Burdette was born and educated in North Dakota receiving a BA in Theater Arts from the University of North Dakota. He developed an early interest in photography through his father, an inveterate and prolific family picture taker. That interest was cemented in 1964 when he sold two nature slides to the North Dakota State Travel Department. In college at the University of North Dakota, Burdette did yearbook photography for the Journalism Department, learned processing and darkroom basics doing work-
During more than two decades directing and producing live theater, Burdette incorporated photography—doing publicity and production photography for his own and other theaters. His first formal gallery show was in 1980 at a San Antonio gallery and for thirty years a sculptural piece of his has graced the Sculpture Garden at the San Antonio Museum of Art.
In 1982, he took his act on the road with one-
Since 1990 he has been living in the Adirondacks with the wife he met through the amorous influence of Saranac Lake's Pendragon Theater, and since 2001 has enthusiastically resumed a decades long devotion to photography. However, Ben Franklin’s 300th birthday was too momentous to resist and in 2005 Mr. Parks happily renewed his acquaintance with the good Doctor by writing a new show, Benjamin Franklin, Printer Etc., and slipping comfortably into a freshly imagined, re-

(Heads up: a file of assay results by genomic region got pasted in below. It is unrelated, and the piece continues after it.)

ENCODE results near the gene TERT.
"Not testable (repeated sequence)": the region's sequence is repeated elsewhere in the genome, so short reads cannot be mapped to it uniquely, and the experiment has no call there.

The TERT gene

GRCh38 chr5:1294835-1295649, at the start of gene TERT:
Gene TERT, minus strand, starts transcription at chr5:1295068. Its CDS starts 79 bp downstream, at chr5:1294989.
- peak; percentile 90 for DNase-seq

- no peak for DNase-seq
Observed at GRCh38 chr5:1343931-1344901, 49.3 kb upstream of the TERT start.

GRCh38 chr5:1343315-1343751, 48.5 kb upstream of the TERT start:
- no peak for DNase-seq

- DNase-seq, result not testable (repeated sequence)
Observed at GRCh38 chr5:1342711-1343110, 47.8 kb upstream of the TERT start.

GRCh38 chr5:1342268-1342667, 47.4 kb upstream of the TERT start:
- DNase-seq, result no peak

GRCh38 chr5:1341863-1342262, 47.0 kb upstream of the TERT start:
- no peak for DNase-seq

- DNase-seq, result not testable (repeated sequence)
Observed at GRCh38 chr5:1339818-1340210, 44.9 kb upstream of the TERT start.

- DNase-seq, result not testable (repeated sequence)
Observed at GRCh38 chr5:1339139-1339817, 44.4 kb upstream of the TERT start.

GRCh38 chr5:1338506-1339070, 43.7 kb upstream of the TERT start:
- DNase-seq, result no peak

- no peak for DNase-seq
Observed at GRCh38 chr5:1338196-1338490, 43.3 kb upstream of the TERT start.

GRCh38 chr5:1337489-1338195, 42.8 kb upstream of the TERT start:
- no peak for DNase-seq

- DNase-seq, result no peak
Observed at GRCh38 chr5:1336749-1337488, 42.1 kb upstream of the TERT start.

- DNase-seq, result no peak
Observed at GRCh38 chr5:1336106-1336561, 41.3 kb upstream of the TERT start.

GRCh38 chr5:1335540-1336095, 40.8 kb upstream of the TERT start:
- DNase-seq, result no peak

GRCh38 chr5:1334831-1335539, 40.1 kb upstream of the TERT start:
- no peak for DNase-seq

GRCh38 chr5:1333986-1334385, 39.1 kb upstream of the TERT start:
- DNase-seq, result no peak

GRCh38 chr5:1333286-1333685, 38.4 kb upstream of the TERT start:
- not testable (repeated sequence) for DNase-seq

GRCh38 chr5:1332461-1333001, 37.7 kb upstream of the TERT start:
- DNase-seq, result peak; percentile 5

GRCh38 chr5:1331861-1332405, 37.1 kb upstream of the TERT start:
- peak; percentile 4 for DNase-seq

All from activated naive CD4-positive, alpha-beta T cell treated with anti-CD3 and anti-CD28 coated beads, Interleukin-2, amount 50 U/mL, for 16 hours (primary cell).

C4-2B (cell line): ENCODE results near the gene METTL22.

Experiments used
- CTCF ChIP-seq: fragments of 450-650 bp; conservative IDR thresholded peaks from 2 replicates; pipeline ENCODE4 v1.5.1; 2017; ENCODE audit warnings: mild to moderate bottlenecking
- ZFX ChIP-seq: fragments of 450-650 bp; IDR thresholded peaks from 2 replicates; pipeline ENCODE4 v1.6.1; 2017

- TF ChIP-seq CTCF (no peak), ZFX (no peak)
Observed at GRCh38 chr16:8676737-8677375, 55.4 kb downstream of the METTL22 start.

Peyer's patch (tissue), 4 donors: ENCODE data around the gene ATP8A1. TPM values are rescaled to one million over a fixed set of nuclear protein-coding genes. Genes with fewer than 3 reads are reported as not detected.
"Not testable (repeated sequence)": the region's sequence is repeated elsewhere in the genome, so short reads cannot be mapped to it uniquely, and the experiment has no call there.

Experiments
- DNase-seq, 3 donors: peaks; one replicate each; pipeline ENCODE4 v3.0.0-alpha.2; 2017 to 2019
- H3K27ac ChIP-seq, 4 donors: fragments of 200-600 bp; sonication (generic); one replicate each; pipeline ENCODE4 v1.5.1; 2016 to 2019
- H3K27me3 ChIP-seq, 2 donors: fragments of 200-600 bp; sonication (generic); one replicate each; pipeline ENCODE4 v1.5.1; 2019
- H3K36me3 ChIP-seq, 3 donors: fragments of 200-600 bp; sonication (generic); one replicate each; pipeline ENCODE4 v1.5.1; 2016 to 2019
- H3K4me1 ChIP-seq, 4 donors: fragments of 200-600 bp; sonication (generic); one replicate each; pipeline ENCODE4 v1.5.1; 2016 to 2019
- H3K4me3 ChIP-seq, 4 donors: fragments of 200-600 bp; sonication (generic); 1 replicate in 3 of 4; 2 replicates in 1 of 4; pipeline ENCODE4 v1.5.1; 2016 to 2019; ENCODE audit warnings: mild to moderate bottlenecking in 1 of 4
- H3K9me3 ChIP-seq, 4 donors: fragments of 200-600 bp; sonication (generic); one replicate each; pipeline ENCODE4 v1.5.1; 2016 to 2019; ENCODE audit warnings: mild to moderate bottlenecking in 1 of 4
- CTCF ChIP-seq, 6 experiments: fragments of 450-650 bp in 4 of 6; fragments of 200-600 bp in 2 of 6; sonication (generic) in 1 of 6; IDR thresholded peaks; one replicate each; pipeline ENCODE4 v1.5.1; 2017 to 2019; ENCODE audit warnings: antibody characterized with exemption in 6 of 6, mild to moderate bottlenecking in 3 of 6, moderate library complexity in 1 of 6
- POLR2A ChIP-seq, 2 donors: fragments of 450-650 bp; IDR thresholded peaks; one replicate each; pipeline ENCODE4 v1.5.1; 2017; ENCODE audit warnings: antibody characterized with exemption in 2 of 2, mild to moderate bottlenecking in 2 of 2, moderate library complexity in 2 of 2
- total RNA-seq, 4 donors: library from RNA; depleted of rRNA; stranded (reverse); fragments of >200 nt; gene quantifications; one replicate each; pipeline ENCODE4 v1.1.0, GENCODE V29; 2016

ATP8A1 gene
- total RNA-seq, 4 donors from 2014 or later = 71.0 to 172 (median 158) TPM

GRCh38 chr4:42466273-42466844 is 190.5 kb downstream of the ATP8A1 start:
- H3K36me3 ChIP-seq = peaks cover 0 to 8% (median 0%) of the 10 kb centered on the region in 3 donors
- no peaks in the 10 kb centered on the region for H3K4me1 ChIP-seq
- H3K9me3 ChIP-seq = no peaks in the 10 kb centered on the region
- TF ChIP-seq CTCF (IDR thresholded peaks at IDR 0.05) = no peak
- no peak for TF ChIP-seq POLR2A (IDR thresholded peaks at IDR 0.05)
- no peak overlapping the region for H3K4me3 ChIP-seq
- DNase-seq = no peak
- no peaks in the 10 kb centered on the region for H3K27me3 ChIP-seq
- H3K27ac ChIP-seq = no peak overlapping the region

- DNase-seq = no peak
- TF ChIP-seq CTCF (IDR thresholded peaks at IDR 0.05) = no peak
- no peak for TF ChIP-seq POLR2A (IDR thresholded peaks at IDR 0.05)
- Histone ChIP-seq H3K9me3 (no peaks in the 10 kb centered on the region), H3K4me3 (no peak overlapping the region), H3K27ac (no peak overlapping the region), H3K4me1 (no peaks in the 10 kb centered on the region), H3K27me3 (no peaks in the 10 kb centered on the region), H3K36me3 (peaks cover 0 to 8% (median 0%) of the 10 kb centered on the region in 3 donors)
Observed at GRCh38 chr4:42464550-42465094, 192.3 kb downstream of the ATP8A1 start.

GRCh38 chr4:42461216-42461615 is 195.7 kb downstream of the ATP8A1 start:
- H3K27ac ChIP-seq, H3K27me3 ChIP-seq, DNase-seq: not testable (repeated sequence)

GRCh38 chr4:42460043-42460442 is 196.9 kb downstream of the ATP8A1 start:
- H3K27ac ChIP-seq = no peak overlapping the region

The shift from film to digital photography happened for Burdette in 2001 and he has been diligently working to keep pace with this rapidly advancing technology ever since. Specializing in fine-
While people and theatre remain strong photographic interests, Burdette finds the natural studio of the Adirondacks a beguiling place to explore expanding photographic horizons.
Since 2005, Burdette has been leading digital photography workshops for Great Camp Sagamore (an historic Adirondack Great Camp near Raquette Lake, NY) each spring and fall and occasional digital and Photoshop classes for residents of the Tri-
Great photographs aren't created by equipment, they are distilled through the eye and the heart of a photographer.